Get schooled in educational finances! College is expensive and student loans can be good funding sources, but they must be used correctly. Check out our materials regarding how federal loans differ from private ones, eligibility requirements, interest accrual and repayment options.
If you’re considering financing your college education with the help of a student loan, the smartest thing you can do for yourself is to only borrow what you truly need. (This advice applies to pretty much all loan products, by the way.) Pursuing post-secondary education should be an exciting time in your life. You’re making decisions and opening up possibilities that will shape your future—a future that is adventurous and fulfilling and that decidedly does not include years and years of crippling debt. For many young adults, student loans serve as the first real experience with borrowing a large amount of money. It’s a steep learning curve for someone just starting out, and not understanding financial concepts like interest rates, loan terms and repayment schedules can quickly snowball into a very stressful and costly post-graduation experience.
Although there are things you can do during your time as a student to soften the sting of student loan repayment (working part-time while in school and sharpening those budgeting skills are two solid strategies), why not get the process started even sooner? The following tips will take a bite out of your total education costs and reduce your dependence on outside financing—and they can all be put into action long before Orientation Day rolls around.
1. Do the Two-Step
(No, we’re not referring to the dance.) The college two-step means splitting your studies between two schools. You start by attending a more affordable institution for your general education courses, and then transfer to your school of choice to complete your degree (one example of this in practice is earning an associate’s degree at a community college and then transferring into a bachelor’s degree program at a university). This way, you save some money on introductory-level courses and reserve the big bucks for the specialized instruction that comes in the latter half of your academic career.
2 Go for Extra Credit.
Find out if there are any opportunities to earn college credits while still in high school. Beyond reducing college tuition costs, advanced college credit programs are an excellent way to explore your interests more seriously and to get a sneak preview of what your college workload will look like. If you’re already out of high school, find out if any colleges or universities in your area offer summer courses at reduced tuition—that could be an alternative way to score some credits before September.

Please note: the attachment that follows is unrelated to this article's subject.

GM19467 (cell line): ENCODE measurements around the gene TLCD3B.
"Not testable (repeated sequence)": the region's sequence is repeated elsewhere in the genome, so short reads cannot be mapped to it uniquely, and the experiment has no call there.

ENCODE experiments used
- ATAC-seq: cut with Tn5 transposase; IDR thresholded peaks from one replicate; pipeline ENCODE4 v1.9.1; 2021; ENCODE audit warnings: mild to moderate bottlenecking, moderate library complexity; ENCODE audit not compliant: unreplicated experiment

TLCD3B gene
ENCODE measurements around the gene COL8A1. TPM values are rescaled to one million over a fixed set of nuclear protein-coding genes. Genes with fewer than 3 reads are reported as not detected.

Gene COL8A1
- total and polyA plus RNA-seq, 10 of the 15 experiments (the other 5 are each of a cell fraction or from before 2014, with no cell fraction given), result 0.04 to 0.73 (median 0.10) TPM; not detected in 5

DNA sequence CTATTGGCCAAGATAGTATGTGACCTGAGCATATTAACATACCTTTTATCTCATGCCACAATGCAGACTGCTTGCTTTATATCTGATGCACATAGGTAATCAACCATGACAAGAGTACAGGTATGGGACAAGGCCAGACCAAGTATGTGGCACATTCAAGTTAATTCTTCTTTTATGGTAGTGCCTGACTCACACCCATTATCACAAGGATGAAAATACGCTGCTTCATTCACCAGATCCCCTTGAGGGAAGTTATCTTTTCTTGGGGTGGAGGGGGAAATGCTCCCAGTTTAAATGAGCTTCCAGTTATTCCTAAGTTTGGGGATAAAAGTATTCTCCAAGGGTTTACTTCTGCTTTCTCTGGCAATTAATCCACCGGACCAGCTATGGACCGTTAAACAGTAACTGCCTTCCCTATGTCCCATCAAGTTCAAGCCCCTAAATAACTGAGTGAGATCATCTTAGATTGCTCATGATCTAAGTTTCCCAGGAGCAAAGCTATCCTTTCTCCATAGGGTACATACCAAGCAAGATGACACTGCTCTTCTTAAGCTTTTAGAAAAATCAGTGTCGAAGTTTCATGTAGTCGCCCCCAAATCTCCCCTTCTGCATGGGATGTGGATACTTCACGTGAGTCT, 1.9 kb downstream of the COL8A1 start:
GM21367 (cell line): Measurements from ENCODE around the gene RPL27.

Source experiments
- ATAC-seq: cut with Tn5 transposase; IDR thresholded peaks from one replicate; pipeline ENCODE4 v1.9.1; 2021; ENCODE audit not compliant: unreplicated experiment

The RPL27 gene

3. Seek Out Scholarships.
Apply for every form of scholarship, grant and tuition waiver that you’re eligible for. It’s never too early to start your scholarship search—reach out to your high school guidance counselor or the financial aid coordinator at the college you wish to attend. Visit scholarship search engines and online resources. Reach out to your current employer and your family members—you never know, there may be some form of tuition subsidy or grant opportunity available to you through an employer or alumni network. Be exhaustive in your search and approach each application with the same level of enthusiasm and optimism—even the smallest awards and prizes will add up. It’s free money, and it’s there for the taking.
4. Location Scout
Geography can play a significant role in determining your total education costs. A single school may have different tuition rates for in-state, out-of-state and international students. Generally speaking, staying in-state is usually the most affordable option—in addition to saving on tuition, you can also sidestep some of the larger expenses associated with studying abroad (like travel costs, meal plans and living in residence). Of course, there are plenty of non-financial incentives for studying abroad, but it’s important to understand just how much the location of your school will affect your bottom line.
5 Double Down
Some schools offer accelerated programs that enable you to complete a four-year degree in just three years. This is a great option to consider—that’s one less year of tuition to pay!—but bear in mind that you’ll be squeezing more classes into a shorter period of time. The intensive schedule might make it difficult to accommodate a job while you’re in school, for example, so weigh your options carefully before committing to a more ambitious schedule.